Portuguese / Spanish / English

Middle East Near You

US: Egypt, Ethiopia dispute over Renaissance dam escalates

US Secretary of State Mike Pompeo makes a speech during the 56th Munich Security Conference at Bayerischer Hof Hotel in Munich, Germany on 15 February 2020 [Abdulhamid Hoşbaş/Anadolu Agency]
US Secretary of State Mike Pompeo in Munich, Germany on 15 February 2020 [Abdulhamid Hoşbaş/Anadolu Agency]

The dispute between Egypt and Ethiopia over the Grand Ethiopian Renaissance Dam could take “months” to resolve, US Secretary of State Mike Pompeo warned yesterday.

Pompeo told reporters at the Ethiopian capital of Addis Ababa that the two countries were working on “formulating the terms of a final agreement on the dam”. “A great deal of work remains, but I’m optimistic that over the coming months we can resolve this,” he said.

His comments come as work gets underway to draft the terms of a final agreement on the dam in the Ethiopian capital Addis Ababa.

Ethiopian Foreign Minister, Gedu Andargachew, said that there were “outstanding issues that need negotiation.”

Read: Egyptian schoolboys and headteacher expelled for belly dancing in class

Ethiopia is building a $5 billion dam near the border with Sudan it says will provide the country with much-needed electricity and economic regeneration. Egypt believes it will restrict its access to Nile waters.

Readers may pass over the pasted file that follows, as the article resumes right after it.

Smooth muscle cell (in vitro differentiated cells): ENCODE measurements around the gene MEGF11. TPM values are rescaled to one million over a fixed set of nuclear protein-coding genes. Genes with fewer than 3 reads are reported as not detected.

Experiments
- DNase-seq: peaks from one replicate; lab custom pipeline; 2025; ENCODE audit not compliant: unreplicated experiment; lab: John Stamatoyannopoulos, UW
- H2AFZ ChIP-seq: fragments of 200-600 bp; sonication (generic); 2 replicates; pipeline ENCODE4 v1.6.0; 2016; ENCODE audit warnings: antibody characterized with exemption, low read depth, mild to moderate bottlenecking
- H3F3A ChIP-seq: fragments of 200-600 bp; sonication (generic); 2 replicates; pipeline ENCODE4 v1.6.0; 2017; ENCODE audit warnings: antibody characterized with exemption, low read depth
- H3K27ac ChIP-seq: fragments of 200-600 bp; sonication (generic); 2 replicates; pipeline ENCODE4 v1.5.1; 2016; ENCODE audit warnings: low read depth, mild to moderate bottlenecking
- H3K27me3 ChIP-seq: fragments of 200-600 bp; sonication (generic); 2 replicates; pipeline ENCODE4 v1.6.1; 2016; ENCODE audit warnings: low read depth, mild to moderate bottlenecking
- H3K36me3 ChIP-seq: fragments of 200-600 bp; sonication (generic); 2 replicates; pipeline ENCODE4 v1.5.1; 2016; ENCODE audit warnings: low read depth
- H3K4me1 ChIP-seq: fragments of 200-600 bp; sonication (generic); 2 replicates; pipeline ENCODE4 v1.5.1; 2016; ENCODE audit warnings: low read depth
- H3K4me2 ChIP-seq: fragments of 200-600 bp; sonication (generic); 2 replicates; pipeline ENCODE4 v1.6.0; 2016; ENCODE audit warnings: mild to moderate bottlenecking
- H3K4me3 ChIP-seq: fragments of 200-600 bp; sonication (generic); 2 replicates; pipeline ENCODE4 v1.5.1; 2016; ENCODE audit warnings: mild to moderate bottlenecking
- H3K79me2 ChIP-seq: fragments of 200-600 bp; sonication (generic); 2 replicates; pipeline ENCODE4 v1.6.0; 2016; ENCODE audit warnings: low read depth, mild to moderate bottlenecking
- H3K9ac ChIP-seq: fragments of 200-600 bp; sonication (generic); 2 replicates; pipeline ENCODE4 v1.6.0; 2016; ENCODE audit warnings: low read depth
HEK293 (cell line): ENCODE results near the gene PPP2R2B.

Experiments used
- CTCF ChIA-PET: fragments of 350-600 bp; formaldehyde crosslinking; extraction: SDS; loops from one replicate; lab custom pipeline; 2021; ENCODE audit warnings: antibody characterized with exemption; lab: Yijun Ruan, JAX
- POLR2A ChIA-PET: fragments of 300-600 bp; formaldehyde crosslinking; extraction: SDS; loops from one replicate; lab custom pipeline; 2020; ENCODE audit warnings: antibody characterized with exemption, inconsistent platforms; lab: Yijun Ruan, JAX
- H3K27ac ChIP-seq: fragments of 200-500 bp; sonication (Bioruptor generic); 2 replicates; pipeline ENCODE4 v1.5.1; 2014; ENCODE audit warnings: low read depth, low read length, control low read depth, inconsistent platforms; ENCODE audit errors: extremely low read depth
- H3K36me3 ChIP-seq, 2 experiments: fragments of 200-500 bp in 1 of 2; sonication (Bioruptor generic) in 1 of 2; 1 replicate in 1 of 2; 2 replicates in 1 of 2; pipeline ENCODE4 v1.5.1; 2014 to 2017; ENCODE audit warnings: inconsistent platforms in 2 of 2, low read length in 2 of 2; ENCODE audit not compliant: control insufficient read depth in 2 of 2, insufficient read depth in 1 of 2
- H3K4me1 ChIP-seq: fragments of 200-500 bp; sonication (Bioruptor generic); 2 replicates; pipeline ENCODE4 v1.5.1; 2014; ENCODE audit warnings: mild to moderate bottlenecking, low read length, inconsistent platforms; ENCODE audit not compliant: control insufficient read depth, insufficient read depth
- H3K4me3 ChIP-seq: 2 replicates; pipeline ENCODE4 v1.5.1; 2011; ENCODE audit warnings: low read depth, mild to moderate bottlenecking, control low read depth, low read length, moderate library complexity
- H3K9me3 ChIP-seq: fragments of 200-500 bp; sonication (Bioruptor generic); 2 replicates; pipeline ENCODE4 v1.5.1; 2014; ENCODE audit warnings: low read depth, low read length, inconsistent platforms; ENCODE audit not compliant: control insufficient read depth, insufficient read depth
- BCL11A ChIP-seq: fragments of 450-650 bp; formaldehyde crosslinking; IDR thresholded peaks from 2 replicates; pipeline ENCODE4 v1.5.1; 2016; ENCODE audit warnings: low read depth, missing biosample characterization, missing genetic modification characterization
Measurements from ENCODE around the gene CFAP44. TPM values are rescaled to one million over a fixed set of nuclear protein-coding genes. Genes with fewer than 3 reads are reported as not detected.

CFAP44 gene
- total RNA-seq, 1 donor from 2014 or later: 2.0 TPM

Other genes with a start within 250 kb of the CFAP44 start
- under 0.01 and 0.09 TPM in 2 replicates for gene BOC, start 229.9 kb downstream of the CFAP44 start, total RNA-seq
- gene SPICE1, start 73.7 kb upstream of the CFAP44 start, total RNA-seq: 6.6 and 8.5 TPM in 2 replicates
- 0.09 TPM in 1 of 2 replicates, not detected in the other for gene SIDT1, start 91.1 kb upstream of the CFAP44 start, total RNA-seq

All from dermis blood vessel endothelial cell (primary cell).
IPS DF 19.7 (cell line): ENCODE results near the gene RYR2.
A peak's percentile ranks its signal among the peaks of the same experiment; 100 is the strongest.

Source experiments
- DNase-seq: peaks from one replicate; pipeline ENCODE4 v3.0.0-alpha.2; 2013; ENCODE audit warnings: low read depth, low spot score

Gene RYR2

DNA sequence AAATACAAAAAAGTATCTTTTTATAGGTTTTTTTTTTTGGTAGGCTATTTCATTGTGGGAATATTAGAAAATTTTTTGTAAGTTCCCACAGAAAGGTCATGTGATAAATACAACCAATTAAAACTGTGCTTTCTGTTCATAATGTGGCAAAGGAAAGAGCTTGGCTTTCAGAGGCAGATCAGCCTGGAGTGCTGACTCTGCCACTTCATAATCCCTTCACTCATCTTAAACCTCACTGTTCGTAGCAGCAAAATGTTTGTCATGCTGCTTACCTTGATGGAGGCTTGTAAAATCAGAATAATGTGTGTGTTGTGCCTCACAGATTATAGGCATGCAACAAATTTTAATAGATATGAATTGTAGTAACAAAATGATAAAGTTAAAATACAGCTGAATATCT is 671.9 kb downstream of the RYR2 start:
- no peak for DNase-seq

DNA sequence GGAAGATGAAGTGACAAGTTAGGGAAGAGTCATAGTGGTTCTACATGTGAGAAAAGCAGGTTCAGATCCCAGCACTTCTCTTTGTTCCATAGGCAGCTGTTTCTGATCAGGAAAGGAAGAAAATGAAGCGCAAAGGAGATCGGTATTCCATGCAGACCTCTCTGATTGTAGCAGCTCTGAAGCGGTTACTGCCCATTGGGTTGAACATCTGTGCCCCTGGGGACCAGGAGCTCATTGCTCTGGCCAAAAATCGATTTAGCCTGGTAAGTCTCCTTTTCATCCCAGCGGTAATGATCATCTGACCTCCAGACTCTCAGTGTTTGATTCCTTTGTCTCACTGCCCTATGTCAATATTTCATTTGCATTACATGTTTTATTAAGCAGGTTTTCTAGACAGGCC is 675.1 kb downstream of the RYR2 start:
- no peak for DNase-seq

Egypt is almost entirely dependent on Nile water, receiving around 55.5 million cubic metres a year from the river, and believes that filling the dam will affect the water it needs for drinking, agriculture and electricity.

After three-way talks between the African countries failed, they settled in the US as an external mediator.

Cairo wants Ethiopia to guarantee Egypt will receive 40 billion cubic metres or more of water from the Nile. Ethiopian Irrigation Minister Seleshi Bekele said Egypt has abandoned this demand, but Egypt insists it hasn’t and issued a statement to this effect.

There is also an unresolved issues over how fast the dam will be filled, with Egypt fearing if it is filled too quickly, it could affect the electricity generated by the Aswan High Dam.

Categories
AfricaAsia & AmericasEgyptEthiopiaNewsUS
Show Comments
Show Comments